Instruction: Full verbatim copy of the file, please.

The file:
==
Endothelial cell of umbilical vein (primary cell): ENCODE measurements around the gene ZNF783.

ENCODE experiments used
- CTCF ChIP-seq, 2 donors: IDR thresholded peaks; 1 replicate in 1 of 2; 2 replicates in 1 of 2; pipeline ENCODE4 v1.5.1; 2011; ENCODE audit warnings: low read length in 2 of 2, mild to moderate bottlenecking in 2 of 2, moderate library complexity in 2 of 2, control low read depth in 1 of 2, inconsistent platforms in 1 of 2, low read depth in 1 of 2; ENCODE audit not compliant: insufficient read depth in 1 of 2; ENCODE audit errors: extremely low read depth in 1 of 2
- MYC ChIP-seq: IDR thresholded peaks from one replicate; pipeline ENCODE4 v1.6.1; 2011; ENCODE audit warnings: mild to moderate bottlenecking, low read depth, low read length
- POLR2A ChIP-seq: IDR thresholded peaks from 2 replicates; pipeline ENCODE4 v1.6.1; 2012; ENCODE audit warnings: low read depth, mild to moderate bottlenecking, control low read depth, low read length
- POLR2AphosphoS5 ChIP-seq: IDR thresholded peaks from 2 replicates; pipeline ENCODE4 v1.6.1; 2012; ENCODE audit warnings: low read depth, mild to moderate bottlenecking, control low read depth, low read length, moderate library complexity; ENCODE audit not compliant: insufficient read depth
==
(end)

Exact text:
Endothelial cell of umbilical vein (primary cell): ENCODE measurements around the gene ZNF783.

ENCODE experiments used
- CTCF ChIP-seq, 2 donors: IDR thresholded peaks; 1 replicate in 1 of 2; 2 replicates in 1 of 2; pipeline ENCODE4 v1.5.1; 2011; ENCODE audit warnings: low read length in 2 of 2, mild to moderate bottlenecking in 2 of 2, moderate library complexity in 2 of 2, control low read depth in 1 of 2, inconsistent platforms in 1 of 2, low read depth in 1 of 2; ENCODE audit not compliant: insufficient read depth in 1 of 2; ENCODE audit errors: extremely low read depth in 1 of 2
- MYC ChIP-seq: IDR thresholded peaks from one replicate; pipeline ENCODE4 v1.6.1; 2011; ENCODE audit warnings: mild to moderate bottlenecking, low read depth, low read length
- POLR2A ChIP-seq: IDR thresholded peaks from 2 replicates; pipeline ENCODE4 v1.6.1; 2012; ENCODE audit warnings: low read depth, mild to moderate bottlenecking, control low read depth, low read length
- POLR2AphosphoS5 ChIP-seq: IDR thresholded peaks from 2 replicates; pipeline ENCODE4 v1.6.1; 2012; ENCODE audit warnings: low read depth, mild to moderate bottlenecking, control low read depth, low read length, moderate library complexity; ENCODE audit not compliant: insufficient read depth